Press release ~ Good practice guidance ~ Every Child Matters – Foster Care website ~ Directgov – foster caring
Cabinet Office: The eighth report of the Advisory Committee on Business Appointments has been published which gives an account of its work from 1 April 2005 until 31 March 2006 in advising former Ministers on the propriety of business appointments they wished to take up after leaving Government, and in making recommendations to the Prime Minister and the Foreign Secretary on applications from Crown servants under their business appointment rules.
The report shows that among the advice given to 11 former Ministers on 23 appointments, of the 22 appointments taken up it saw no difficulty in 6 of these cases, and in the remaining 16 it considered that the former Minister should observe certain restrictions for a period of time.
The Government is currently undertaking a review of the arrangements for approving outside appointments of former Crown servants.
Press release ~ 8th Report ~ ACOBA Govt. Review webpage ~ Business Appointment Rules
FCO: The Government's 2005 Annual Report on Strategic Export Controls has been published as a Command Paper. The Report describes UK policy and international developments in export control regimes, as well as including information on licensing decisions made during 2005.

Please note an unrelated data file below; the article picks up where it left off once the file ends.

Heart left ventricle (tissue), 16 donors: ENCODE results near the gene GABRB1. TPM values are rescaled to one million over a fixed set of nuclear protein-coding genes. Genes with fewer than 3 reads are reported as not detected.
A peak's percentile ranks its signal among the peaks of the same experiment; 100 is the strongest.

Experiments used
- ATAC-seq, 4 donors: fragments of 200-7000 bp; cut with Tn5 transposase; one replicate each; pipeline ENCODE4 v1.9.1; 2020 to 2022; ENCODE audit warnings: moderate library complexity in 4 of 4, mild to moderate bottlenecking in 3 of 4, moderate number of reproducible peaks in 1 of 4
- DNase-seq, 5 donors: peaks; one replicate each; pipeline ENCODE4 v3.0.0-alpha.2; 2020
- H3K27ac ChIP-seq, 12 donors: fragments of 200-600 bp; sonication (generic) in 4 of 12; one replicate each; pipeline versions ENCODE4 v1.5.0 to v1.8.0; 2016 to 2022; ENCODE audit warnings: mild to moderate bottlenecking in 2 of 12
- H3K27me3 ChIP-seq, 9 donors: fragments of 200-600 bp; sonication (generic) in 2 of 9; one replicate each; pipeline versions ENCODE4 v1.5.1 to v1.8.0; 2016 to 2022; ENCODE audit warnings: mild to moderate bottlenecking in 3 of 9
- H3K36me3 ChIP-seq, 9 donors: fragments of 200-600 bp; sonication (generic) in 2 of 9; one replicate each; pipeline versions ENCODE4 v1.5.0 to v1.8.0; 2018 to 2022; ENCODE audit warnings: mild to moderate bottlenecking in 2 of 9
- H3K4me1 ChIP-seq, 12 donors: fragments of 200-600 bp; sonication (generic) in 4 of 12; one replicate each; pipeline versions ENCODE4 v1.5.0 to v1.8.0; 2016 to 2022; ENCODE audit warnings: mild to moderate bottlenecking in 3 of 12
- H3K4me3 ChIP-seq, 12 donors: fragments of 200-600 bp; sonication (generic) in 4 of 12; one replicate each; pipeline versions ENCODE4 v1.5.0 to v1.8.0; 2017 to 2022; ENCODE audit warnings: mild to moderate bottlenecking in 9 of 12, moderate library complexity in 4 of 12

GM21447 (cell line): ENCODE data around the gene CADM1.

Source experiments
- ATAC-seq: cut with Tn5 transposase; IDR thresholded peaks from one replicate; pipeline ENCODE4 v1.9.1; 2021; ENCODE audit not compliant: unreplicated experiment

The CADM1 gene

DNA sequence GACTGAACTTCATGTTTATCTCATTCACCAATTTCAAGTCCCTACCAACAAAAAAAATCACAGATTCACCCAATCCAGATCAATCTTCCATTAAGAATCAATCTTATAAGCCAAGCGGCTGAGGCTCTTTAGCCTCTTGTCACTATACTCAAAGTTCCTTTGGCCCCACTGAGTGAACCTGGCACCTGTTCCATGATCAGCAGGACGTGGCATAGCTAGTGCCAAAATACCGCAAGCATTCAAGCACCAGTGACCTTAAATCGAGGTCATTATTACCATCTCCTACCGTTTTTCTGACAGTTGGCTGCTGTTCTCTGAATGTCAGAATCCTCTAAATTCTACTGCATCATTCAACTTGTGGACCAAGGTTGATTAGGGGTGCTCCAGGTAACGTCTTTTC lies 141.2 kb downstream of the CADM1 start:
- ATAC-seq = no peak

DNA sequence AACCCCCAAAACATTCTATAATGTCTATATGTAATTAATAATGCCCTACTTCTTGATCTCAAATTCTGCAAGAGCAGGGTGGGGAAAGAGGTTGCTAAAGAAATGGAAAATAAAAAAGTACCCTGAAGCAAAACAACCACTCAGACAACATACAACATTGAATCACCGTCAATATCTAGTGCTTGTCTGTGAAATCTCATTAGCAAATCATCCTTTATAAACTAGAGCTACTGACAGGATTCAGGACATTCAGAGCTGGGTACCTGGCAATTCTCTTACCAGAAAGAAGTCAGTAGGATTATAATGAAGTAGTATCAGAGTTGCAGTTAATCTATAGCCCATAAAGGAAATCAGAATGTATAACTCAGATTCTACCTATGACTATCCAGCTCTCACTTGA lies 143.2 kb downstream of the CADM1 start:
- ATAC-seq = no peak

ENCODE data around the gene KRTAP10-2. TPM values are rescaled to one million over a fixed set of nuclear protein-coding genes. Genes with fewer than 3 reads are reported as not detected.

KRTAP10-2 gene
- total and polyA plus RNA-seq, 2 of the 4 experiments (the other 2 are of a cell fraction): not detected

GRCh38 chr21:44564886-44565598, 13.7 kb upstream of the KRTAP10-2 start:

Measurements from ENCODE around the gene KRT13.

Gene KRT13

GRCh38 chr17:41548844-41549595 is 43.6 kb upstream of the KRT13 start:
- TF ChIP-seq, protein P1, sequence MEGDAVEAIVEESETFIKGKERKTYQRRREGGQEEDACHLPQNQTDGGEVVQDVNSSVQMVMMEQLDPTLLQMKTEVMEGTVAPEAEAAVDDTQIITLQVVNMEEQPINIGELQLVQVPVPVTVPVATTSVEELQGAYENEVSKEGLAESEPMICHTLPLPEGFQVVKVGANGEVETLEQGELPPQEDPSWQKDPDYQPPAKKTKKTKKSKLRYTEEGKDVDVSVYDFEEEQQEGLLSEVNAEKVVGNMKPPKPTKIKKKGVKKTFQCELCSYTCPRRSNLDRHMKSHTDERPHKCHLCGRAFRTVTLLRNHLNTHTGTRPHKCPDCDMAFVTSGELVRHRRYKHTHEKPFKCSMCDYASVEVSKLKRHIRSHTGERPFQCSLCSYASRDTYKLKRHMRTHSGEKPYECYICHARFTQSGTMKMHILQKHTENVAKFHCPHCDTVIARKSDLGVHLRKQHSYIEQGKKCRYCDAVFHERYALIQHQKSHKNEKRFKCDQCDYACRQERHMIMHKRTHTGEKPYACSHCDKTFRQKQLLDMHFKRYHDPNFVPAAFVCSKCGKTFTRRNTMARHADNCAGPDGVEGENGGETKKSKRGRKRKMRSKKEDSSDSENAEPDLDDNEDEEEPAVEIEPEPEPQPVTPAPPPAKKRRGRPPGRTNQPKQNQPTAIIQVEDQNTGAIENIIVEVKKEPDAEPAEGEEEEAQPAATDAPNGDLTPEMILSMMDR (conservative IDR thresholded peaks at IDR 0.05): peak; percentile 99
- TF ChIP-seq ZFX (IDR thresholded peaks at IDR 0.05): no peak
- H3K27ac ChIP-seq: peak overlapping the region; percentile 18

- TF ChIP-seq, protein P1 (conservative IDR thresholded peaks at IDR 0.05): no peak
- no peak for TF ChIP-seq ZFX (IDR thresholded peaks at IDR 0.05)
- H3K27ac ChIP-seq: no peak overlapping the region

Due to the increasing volume and quality of information on strategic exports published by the Government, the statistical elements of the Annual Report will be available on a more user-friendly CD ROM format; this will also include all Quarterly Reports for 2005, information on licence refusals and enhanced information on trade (brokering) licences issued.
Press release ~ Annual Report on Strategic Export Controls (VLF 1.2Mb) ~ DTI web page ~ Current legislation ~ Quadripartite Committee: Reports and Publications
Home Office: The UK claims to have the strictest regulations on animal procedures in the world, ensuring high standards of care & accommodation as well as limiting research to where there is a clear benefit to people, animals or the environment.